Our Kids Don’t Have Time To Waste: Fund Our Schools
By Devin McCourty, Matthew Slater and Jason McCourty
As members of the community and Patriots players, we feel deeply indebted to our society and our supporters. We have visited many schools in Massachusetts and Rhode Island — schools that are thriving and schools that are struggling — and have been inspired by the children we have met there. We know they are the future of our region, our nation, and the world, and we are confident that they can achieve amazing things.
As a community, we know it is impossible to achieve without support and resources. This is why we fund public schools, and that’s why we provide additional support to the populations that require it.
In Massachusetts, we rank #1 by US News and World Report for education, yet 70% of Black and Latino third-graders read below grade level according to Stand.org. That number is even worse for third-graders for whom English is a second language (ESL) and for those who are economically disadvantaged — 80% read below grade level. Reading ability is a key predictor of future educational success. Any missed opportunity to invest in our kids stunts all of our collective futures. When we provide adequate educational resources for all children, we provide a foundation, an opportunity for success regardless of the child’s background.
We know that there are competing budgetary priorities for all publicly funded entities, but we are fierce competitors prepared to battle for our children.
As the 2015 Foundation Budget Review Commission (FBRC) study demonstrated, there is a budget shortfall in our state school system. In case you are wondering, the FBRC is a bipartisan group comprised of informed stakeholders, including education experts and legislators. Unfortunately, low income school districts and those where students speak English as a second language are the populations most affected by the insufficiency. Meanwhile, low income and ESL students have greater necessities and therefore require more funding than their more affluent counterparts. By contrast, the amount of money the state currently provides to educate our most defenseless groups, is “less than needed to fully provide the level of intervention and support needed to ensure the academic and social-emotional success of these populations” the FBRC wrote in its report.
According to a recent article in the Boston Globe, in 2016–2017, Brockton schools spent just $14,778 per student per year, compared to more affluent Weston, where they spent $24,458. Many of Brockton’s students are disadvantaged economically and socially, with a large proportion of low income, ESL, and minority pupils, necessitating special educational assistance. It costs more to educate Brockton’s population, yet we spend less on these students.
Unfortunately, this report came as no surprise to those who attend and work in our state’s most economically disadvantaged schools. Dedicated teachers pay for supplies out of their own pockets to support classrooms overcrowded with students they educate with knowledge and passion.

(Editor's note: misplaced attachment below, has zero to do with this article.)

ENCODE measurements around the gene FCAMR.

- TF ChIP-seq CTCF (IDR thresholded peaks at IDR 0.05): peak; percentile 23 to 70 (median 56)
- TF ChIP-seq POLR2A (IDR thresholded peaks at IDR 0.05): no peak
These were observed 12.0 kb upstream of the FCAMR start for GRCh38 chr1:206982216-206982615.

Recently, the Senate unanimously passed a bill to substantially increase the amount of money provided to our schools, including in communities that need more aid. Fully incorporating the recommendations provided by the FBRC report, the bill will dramatically alter the way budget costs are calculated so that they match the realities of our school system. This would provide critical services and programs including counselors, wrap-around services, resources like technology and books, professional development, arts classes, and preschool programs.
Unfortunately, the committee recommendations were not fully accepted by the House. The House bill supports only parts of the Senate bill (increasing funding of employee healthcare and special education); however, it has recommended more research on how to better fund education for ESL and low income students.
What is the message we want to send to our most vulnerable students in our most impoverished communities? Do we use the best available knowledge to do our best to improve the foundation of all of our children? Or do we tell our children to sit and wait while we do more research? The state has already invested significant resources in the FBRC, a committee of key stakeholders. If we are complacent, will our children in less affluent circumstances fall farther and farther behind? All of our children deserve an equal chance at success regardless of their economic backgrounds. Shouldn’t our policies reflect that?
As early as this week, the Senate and House head to committee to reconcile the two bills. As fathers, members of the community, and New England Patriots, we support fully funding the realistic requirements of our schools. Our elected officials should incorporate all five of the Commission’s recommendations, including the increased funding for those who most need it. And they must do so before July 31st, or negotiations will have to begin yet again next year. Our children should not wait any longer. As adults, let’s “do our job” and set all of our children up for success.
About the Co-Authors
Devin McCourty is the Chairperson of the Education & Economic Advancement Committee for Players Coalition, an independent 501c3/501c4 organization led by professional athletes to impact social and racial equality. Matthew Slater and Jason McCourty are active members in Players Coalition. All three athletes play for the New England Patriots. Visit www.players-coalition.org for more information and follow us at @playercoalition.